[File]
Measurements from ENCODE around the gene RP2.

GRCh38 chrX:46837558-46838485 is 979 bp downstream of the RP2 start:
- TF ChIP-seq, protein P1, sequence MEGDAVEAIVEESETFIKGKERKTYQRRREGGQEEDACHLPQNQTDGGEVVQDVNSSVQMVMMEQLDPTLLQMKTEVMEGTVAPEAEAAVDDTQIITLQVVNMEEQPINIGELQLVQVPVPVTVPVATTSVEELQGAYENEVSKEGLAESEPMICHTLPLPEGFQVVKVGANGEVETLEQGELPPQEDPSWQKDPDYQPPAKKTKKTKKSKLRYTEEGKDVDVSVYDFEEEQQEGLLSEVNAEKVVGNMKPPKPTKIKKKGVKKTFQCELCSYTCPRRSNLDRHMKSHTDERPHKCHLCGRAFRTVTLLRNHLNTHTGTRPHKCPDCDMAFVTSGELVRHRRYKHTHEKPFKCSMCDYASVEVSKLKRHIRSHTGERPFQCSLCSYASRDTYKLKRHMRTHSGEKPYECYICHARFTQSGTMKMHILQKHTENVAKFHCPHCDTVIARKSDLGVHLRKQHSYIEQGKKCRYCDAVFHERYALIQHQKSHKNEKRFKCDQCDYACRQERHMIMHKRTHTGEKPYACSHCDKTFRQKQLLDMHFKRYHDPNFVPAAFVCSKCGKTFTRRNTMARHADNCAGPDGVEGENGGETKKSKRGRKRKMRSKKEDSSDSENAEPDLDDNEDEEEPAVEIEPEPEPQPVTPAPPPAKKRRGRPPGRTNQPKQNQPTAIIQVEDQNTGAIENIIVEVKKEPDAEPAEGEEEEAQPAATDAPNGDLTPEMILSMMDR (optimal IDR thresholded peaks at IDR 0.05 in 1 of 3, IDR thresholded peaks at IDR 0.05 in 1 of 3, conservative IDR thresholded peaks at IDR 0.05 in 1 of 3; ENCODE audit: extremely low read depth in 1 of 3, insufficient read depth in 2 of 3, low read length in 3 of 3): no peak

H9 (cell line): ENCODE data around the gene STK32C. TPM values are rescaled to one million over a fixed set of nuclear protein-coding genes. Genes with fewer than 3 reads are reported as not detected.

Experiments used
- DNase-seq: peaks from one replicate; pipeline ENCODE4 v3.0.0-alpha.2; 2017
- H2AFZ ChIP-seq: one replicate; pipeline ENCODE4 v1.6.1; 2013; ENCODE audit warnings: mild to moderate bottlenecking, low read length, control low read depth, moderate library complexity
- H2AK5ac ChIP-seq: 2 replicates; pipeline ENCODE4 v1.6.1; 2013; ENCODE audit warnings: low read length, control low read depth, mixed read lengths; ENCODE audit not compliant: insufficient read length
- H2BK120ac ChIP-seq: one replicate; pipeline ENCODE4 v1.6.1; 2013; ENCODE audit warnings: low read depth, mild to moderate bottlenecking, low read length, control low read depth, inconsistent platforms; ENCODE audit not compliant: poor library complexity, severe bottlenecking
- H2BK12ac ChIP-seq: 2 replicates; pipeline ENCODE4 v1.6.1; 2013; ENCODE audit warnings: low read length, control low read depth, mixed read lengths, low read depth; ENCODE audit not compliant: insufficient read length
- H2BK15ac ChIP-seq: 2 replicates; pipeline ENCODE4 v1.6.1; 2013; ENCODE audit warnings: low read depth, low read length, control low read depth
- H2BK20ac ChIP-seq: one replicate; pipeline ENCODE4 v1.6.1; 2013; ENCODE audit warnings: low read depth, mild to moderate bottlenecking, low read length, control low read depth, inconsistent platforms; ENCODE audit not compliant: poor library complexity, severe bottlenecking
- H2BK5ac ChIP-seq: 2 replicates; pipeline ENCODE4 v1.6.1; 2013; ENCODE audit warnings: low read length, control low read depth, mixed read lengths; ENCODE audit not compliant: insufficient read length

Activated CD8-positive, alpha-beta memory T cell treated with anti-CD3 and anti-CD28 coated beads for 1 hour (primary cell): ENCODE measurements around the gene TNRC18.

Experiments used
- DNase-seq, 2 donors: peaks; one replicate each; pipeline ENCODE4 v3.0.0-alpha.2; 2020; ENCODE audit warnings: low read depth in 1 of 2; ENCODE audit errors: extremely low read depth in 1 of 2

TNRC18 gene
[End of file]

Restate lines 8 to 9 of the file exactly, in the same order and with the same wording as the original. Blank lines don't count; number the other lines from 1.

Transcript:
- H2AK5ac ChIP-seq: 2 replicates; pipeline ENCODE4 v1.6.1; 2013; ENCODE audit warnings: low read length, control low read depth, mixed read lengths; ENCODE audit not compliant: insufficient read length
- H2BK120ac ChIP-seq: one replicate; pipeline ENCODE4 v1.6.1; 2013; ENCODE audit warnings: low read depth, mild to moderate bottlenecking, low read length, control low read depth, inconsistent platforms; ENCODE audit not compliant: poor library complexity, severe bottlenecking